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  28. Colin McGinn (1991). Conceptual Causation. Mind 100 (400):525-46.
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  29. Richard Montgomery (1995). Non-Cartesian Explanations Meet the Problem of Mental Causation. Southern Journal of Philosophy 33 (2):221-41.
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  30. Anthony Newman (2006). The Burning Barn Fallacy in Defenses of Externalism About Mental Content. Journal of Philosophical Research 31:37-57.
    Externalism says that many ordinary mental contents are constituted by relations to things outside the mental subject’s head. An infl uential objection says that externalism is incompatible with our commonsense belief in mental causation, because such extrinsic relations cannot play the important causal role in producing behavior that we ordinarily think mental content plays.An extremely common response is that it is simply obvious, from examples of ordinary causal processes, that extrinsic relations can play the desired causal role. In this paper (...)
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  31. Paul Noordhof (1999). Causation by Content? Mind and Language 14 (3):291-320.
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  32. Joseph Owens (1993). Content, Causation, and Psychophysical Supervenience. Philosophy of Science 60 (2):242-61.
    There is a growing acceptance of the idea that the explanatory states of folk psychology do not supervene on the physical. Even Fodor (1987) seems to grant as much. He argues, however, that this cannot be true of theoretical psychology. Since theoretical psychology offers causal explanations, its explanatory states must be taxonomized in such a way as to supervene on the physical. I use this concession to invert his argument and cast doubt on the received model of folk psychological explanation (...)
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  33. Christopher Peacocke (1995). Content, Computation, and Externalism. Philosophical Issues 6 (3):227-264.
  34. Christopher Peacocke (1993). Externalist Explanation. Proceedings of the Aristotelian Society 67:203-30.
  35. L. M. Russow (1993). Fodor, Adams, and Causal Properties. Philosophical Psychology 6 (1):57-61.
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  36. Eric Saidel (1994). Content and Causal Powers. Philosophy of Science 61 (4):658-65.
    Owens (1993) argues that a tension exists between our commonsense view of mental states and the scientific view that psychological explanations not contradict supervenience. He suggests that one cannot accept the anti-individualistic conclusions of Twin-Earth thought experiments and continue to use folk psychological states to explain behavior. I argue that his conclusions are based on individuating content widely and causal powers narrowly, and that such individuation violates consistency assumptions about the terms of his discussion. Thus, I argue, the tension he (...)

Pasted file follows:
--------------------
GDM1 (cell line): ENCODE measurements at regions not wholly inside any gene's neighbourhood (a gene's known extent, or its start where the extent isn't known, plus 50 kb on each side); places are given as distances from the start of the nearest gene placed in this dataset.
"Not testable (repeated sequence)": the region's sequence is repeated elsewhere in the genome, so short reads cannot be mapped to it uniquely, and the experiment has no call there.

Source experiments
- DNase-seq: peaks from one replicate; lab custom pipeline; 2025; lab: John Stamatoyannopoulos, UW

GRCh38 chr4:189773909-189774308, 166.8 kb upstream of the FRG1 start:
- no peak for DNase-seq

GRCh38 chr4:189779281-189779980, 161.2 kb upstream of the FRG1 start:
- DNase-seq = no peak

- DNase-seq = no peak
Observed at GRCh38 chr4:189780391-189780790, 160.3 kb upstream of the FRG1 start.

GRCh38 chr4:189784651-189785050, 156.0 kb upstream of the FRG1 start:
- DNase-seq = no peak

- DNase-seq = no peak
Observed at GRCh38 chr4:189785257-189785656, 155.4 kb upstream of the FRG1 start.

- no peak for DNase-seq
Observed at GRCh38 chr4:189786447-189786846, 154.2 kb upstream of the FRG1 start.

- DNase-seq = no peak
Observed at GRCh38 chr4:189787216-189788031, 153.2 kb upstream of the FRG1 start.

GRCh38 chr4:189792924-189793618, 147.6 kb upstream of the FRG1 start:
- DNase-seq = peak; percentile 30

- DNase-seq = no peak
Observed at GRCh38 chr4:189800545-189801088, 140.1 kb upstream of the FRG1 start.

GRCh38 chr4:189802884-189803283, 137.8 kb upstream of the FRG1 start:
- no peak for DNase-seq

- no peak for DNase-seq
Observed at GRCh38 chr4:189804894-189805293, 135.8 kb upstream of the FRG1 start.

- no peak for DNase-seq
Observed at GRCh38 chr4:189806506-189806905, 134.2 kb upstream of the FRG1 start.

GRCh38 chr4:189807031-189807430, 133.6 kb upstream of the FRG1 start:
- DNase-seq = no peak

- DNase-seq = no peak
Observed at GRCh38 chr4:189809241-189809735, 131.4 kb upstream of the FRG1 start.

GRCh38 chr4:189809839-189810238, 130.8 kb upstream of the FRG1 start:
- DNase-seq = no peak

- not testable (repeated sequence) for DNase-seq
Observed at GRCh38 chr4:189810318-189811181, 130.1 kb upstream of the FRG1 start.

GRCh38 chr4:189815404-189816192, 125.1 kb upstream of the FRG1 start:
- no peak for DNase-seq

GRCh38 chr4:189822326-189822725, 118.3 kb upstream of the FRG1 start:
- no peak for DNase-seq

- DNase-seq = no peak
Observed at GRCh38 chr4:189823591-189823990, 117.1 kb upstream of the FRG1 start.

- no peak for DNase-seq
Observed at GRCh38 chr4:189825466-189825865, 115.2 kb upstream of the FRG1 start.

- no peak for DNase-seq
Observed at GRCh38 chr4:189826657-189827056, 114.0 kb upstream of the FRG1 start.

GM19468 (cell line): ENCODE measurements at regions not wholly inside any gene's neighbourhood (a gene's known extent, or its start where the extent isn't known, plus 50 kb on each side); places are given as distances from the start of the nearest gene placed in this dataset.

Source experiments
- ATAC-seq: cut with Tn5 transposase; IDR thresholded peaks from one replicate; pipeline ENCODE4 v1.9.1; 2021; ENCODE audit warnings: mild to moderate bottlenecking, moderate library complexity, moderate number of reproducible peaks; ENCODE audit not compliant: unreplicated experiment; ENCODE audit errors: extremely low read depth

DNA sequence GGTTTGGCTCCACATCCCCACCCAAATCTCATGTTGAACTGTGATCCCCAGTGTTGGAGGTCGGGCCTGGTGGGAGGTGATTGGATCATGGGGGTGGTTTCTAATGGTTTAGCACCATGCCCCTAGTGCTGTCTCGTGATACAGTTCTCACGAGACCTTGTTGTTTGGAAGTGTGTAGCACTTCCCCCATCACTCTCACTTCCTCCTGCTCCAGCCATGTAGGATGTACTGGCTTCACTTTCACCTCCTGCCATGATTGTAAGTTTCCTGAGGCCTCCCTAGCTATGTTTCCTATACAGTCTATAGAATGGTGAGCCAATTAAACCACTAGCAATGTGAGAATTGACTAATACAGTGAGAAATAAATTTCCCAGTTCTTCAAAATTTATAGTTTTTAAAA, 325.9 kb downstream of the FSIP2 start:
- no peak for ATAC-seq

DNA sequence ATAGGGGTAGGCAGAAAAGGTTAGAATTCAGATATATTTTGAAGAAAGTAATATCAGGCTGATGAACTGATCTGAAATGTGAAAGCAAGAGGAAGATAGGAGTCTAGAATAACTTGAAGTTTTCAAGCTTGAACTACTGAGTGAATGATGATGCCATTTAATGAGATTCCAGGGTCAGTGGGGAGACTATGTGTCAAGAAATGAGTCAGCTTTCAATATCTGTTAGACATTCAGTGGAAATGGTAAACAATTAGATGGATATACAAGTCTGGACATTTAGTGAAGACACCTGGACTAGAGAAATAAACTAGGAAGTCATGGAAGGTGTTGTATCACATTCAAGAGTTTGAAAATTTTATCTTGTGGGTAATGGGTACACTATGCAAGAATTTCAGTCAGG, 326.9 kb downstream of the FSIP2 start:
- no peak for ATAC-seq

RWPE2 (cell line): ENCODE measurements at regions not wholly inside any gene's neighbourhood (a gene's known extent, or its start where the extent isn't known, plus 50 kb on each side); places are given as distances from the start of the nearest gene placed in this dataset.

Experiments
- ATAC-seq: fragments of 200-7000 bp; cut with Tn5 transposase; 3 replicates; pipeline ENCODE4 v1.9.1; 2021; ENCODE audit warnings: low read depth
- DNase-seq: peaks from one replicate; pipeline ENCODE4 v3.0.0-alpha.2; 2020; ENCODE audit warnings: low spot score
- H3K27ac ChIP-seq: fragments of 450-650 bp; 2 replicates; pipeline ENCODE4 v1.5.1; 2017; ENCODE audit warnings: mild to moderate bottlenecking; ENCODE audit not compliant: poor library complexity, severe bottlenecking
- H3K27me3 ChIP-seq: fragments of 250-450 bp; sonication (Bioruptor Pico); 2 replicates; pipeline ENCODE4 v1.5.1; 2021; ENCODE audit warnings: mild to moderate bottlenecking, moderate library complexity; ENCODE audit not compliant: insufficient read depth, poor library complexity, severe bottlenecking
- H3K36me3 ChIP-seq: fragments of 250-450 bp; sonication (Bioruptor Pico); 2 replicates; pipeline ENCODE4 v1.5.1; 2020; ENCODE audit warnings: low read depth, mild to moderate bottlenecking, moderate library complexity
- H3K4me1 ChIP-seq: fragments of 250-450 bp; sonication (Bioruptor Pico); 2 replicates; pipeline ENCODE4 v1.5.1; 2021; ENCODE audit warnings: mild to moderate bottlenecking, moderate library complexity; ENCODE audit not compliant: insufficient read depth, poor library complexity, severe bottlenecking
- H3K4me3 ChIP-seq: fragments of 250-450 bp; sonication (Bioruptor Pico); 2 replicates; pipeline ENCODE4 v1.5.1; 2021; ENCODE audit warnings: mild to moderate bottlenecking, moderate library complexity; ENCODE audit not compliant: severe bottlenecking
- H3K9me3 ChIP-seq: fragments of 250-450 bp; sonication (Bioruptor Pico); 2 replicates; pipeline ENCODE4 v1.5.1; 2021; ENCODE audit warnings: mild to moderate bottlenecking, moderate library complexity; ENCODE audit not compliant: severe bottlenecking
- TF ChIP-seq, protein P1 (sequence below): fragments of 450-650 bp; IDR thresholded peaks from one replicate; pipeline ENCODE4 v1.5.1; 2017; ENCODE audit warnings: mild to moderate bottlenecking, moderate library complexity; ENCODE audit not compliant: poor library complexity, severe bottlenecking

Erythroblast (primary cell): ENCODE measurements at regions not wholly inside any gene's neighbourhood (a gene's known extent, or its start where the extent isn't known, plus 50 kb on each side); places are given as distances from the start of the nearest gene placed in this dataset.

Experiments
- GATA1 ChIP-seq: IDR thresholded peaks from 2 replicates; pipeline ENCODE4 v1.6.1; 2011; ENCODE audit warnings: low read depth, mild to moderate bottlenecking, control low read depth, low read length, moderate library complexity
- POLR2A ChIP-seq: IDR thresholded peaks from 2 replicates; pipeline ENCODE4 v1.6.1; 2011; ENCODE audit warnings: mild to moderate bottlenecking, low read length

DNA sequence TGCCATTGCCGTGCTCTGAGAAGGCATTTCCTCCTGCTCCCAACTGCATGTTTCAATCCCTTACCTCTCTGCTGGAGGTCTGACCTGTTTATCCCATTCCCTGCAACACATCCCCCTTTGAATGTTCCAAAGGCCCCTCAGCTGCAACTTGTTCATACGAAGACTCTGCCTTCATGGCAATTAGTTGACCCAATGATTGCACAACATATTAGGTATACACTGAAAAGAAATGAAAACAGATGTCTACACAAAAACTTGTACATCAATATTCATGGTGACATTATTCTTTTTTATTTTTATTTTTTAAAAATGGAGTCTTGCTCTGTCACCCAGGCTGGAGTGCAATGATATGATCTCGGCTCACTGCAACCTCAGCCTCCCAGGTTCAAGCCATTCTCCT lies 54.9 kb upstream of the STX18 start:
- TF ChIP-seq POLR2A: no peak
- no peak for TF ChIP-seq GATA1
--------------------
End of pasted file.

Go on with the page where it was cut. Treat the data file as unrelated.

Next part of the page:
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  37. Gabriel Segal & Elliott Sober (1991). The Causal Efficacy of Content. Philosophical Studies 63 (July):1-30.
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  38. Daniel Seymour (1993). Some of the Difference in the World: Crane on Intentional Causation. Philosophical Quarterly 44 (170):83-89.
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  39. Nicholas Shea (2003). Does Externalism Entail the Anomalism of the Mental? Philosophical Quarterly 53 (211):201-213.
    In ‘Mental Events’ Donald Davidson argued for the anomalism of the mental on the basis of the operation of incompatible constitutive principles in the mental and physical domains. Many years later, he has suggested that externalism provides further support for the anomalism of the mental. I examine the basis for that claim. The answer to the question in the title will be a qualified ‘Yes’. That is an important result in the metaphysics of mind and an interesting consequence of externalism.
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  40. Stephen P. Stich & Ted A. Warfield (eds.) (2002). Blackwell Guide to Philosophy of Mind. Blackwell.
  41. Scott Sturgeon (1994). Good Reasoning and Cognitive Architecture. Mind and Language 9 (1):88-101.
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  42. Robert van Gulick (1989). Metaphysical Arguments for Internalism and Why They Don't Work. In Stuart Silvers (ed.), ReRepresentation. Kluwer.
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  43. Vadim V. Vasilyev (2006). Brain and Consciousness: Exits From the Labyrinth. Social Sciences 37 (2):51-66.
  44. Denis M. Walsh (1999). Alternative Individualism. Philosophy of Science 66 (4):628-648.
    Psychological individualism is motivated by two taxonomic principles: (i) that psychological states are individuated by their causal powers, and (ii) that causal powers supervene upon intrinsic physiological state. I distinguish two interpretations of individualism--the 'orthodox' and the 'alternative'--each of which is consistent with these motivating principles. I argue that the alternative interpretation is legitimately individualistic on the grounds that it accurately reflects the actual taxonomic practices of bona fide individualistic sciences. The classification of homeobox genes in developmental genetics provides an (...)
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  45. Dona Warren (1999). Externalism and Causality: Simulation and the Prospects for a Reconciliation. Mind and Language 14 (1):154-176.
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  46. Robert A. Wilson (1993). Against A Priori Arguments for Individualism. Pacific Philosophical Quarterly 74 (1):60-79.
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  47. Robert A. Wilson (1992). Individualism, Causal Powers, and Explanation. Philosophical Studies 68 (2):103-39.
    This paper examines a recent, influential argument for individualism in psychology defended by Jerry Fodor and others, what I call the argument from causal powers. I argue that this argument equivocates on the crucial notion of "causal powers", and that this equivocation constitutes a deep problem for arguments of this type. Relational and individualistic taxonomies are incompatible, and it does not seem in general to be possible to factor the former into the latter. The distinction between powers and properties plays (...)
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  48. S. Yablo (1996). Wide Causation. Philosophical Perspectives 11:251-281.
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  49. Stephen Yablo (1997). Wide Causation. Philosophical Perspectives 11 (11):251-281.